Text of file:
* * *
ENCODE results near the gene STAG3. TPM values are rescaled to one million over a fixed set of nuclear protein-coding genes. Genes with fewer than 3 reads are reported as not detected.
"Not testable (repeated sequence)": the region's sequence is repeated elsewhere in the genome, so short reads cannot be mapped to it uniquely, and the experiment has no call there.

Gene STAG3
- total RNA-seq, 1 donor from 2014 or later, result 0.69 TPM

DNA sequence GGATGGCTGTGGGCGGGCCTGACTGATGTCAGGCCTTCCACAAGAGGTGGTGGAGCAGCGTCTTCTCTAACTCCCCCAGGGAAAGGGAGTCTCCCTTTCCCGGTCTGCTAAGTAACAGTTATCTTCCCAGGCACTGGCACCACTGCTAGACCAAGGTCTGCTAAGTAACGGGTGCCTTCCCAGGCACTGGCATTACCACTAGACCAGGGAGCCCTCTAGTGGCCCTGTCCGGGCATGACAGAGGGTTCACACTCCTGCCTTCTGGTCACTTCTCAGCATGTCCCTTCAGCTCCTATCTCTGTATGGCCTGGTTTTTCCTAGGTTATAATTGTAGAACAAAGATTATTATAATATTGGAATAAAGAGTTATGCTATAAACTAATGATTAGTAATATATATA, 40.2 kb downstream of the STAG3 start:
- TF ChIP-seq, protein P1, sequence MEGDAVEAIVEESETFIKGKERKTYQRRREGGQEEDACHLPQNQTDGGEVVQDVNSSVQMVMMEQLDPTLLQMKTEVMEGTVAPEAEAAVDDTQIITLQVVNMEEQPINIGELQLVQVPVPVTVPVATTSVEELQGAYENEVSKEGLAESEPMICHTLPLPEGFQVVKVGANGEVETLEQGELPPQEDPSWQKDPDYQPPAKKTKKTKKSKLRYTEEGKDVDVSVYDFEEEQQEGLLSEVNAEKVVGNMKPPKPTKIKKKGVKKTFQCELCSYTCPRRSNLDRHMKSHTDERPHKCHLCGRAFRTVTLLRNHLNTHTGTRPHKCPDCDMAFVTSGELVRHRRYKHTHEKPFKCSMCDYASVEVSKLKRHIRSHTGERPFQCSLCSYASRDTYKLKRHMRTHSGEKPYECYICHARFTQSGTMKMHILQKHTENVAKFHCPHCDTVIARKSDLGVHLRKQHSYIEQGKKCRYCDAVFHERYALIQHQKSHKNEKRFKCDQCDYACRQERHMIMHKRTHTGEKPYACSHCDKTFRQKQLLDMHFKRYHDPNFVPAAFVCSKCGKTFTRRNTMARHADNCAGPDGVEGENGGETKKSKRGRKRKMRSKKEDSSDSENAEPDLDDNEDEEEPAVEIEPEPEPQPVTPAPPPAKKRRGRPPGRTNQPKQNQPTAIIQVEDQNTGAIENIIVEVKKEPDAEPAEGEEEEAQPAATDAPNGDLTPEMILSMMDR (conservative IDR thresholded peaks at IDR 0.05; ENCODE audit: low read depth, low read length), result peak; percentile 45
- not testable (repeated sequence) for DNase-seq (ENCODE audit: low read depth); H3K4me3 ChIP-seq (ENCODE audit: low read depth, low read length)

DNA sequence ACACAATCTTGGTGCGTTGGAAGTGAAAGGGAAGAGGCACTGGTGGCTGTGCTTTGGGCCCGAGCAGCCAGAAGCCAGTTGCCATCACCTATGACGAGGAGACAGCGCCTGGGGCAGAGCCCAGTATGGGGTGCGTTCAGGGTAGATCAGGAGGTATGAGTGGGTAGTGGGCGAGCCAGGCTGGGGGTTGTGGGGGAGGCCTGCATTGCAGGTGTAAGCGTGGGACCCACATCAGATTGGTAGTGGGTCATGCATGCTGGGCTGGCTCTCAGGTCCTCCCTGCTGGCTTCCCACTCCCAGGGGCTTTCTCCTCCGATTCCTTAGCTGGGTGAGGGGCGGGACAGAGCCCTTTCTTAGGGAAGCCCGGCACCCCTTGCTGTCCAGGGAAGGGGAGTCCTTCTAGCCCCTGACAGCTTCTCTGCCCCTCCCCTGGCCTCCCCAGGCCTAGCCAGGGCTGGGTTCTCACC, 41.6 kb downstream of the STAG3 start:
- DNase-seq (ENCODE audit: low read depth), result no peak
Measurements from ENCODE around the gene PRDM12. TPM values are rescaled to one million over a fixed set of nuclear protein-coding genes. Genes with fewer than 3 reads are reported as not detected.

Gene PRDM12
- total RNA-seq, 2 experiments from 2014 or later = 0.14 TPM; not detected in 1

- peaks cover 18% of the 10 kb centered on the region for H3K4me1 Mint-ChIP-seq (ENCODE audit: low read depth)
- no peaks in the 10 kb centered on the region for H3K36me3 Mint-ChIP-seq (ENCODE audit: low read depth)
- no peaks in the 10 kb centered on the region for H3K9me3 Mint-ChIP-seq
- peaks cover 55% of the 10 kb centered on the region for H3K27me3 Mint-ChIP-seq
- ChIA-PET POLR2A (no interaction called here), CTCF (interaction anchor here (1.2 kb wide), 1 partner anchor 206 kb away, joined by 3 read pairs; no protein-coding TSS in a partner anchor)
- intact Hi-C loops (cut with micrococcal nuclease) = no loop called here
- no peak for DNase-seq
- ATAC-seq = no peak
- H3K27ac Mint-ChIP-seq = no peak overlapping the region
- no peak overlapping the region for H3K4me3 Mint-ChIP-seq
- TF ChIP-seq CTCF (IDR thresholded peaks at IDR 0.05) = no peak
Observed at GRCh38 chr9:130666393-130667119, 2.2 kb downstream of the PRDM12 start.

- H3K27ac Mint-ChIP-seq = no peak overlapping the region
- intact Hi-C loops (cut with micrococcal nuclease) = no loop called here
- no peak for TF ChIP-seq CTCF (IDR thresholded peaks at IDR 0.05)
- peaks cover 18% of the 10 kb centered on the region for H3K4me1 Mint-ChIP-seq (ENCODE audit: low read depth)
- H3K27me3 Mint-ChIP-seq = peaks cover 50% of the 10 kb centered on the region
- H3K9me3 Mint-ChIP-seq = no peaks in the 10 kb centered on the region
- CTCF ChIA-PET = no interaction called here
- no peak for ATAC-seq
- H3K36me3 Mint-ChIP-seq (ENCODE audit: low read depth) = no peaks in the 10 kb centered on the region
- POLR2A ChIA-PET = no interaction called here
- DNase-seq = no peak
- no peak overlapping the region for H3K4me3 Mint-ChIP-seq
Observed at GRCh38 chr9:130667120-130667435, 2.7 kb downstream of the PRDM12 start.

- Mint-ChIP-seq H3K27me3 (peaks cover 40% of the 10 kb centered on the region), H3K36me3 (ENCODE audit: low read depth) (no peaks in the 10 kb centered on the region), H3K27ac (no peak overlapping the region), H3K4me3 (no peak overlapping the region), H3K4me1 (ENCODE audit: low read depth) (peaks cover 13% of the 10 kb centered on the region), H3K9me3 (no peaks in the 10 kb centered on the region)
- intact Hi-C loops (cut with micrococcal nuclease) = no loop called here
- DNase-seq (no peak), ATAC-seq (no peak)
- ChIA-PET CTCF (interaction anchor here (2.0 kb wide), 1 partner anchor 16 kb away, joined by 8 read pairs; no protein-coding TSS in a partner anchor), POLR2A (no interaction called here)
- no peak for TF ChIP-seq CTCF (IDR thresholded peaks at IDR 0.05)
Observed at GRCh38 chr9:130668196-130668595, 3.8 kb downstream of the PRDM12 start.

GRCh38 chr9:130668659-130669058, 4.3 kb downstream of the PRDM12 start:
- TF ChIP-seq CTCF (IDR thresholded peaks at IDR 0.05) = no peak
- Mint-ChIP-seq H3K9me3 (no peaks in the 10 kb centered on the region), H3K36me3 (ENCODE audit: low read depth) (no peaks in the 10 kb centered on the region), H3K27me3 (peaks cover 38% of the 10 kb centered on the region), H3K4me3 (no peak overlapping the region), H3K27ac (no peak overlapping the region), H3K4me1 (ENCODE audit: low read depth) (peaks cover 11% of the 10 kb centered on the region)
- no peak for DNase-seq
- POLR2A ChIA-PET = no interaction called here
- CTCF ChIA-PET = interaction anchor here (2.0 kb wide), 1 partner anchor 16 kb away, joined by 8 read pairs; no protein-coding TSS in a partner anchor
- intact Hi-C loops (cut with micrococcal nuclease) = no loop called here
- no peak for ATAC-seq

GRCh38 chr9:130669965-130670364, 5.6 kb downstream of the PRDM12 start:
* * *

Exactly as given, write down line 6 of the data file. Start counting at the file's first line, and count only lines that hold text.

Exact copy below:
- TF ChIP-seq, protein P1, sequence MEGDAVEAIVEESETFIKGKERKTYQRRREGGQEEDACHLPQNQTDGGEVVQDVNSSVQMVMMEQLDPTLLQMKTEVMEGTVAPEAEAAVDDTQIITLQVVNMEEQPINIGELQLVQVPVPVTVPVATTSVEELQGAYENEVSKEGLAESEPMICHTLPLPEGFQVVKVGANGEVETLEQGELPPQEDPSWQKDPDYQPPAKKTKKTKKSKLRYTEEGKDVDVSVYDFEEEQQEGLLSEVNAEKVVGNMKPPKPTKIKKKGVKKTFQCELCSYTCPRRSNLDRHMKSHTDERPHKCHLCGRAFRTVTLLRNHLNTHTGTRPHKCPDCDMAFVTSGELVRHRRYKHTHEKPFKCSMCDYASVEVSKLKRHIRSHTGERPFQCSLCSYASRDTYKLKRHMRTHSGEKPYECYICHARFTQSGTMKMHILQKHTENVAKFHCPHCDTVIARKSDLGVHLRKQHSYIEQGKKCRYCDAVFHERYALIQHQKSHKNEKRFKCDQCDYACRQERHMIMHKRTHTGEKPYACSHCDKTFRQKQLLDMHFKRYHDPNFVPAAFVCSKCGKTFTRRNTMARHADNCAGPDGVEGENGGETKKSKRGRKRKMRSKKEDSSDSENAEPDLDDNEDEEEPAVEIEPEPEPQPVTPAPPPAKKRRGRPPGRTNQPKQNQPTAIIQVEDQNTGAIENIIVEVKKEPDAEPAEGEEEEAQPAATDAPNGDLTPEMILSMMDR (conservative IDR thresholded peaks at IDR 0.05; ENCODE audit: low read depth, low read length), result peak; percentile 45